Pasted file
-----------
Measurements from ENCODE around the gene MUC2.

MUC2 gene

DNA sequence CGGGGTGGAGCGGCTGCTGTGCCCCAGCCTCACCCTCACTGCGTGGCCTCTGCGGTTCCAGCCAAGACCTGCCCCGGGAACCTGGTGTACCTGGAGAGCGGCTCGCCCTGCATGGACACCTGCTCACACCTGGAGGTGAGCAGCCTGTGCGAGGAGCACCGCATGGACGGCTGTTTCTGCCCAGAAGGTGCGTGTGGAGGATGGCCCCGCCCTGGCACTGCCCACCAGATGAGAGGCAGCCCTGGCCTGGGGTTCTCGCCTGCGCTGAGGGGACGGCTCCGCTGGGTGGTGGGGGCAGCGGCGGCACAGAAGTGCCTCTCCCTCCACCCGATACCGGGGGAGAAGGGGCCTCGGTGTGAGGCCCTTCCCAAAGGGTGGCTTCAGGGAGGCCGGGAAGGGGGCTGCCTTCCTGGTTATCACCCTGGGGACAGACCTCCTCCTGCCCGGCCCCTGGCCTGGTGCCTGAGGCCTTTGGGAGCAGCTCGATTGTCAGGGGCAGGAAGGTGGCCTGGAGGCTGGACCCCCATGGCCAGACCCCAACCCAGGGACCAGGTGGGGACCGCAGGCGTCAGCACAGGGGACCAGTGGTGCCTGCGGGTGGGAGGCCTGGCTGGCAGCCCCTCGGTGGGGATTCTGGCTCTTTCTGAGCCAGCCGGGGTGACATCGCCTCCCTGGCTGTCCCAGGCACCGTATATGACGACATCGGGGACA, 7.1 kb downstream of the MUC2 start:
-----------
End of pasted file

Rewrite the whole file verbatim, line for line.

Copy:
Measurements from ENCODE around the gene MUC2.

MUC2 gene

DNA sequence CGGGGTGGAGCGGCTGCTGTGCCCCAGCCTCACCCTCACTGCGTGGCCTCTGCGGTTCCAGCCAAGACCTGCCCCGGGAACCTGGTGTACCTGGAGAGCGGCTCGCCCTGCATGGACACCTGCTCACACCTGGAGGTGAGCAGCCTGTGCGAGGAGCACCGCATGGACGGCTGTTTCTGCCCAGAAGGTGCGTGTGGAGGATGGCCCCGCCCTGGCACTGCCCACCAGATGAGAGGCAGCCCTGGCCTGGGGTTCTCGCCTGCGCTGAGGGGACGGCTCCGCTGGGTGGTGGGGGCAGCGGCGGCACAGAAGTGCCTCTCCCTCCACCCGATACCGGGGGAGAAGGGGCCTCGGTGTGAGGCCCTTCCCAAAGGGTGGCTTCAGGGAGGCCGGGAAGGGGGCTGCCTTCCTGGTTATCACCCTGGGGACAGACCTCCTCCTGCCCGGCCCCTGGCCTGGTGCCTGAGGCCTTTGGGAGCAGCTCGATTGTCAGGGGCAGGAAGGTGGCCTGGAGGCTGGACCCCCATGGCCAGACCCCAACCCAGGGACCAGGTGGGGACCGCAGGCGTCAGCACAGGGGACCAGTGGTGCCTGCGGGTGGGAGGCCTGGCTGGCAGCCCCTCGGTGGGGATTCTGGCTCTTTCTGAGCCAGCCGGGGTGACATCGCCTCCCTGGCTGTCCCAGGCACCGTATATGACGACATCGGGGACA, 7.1 kb downstream of the MUC2 start: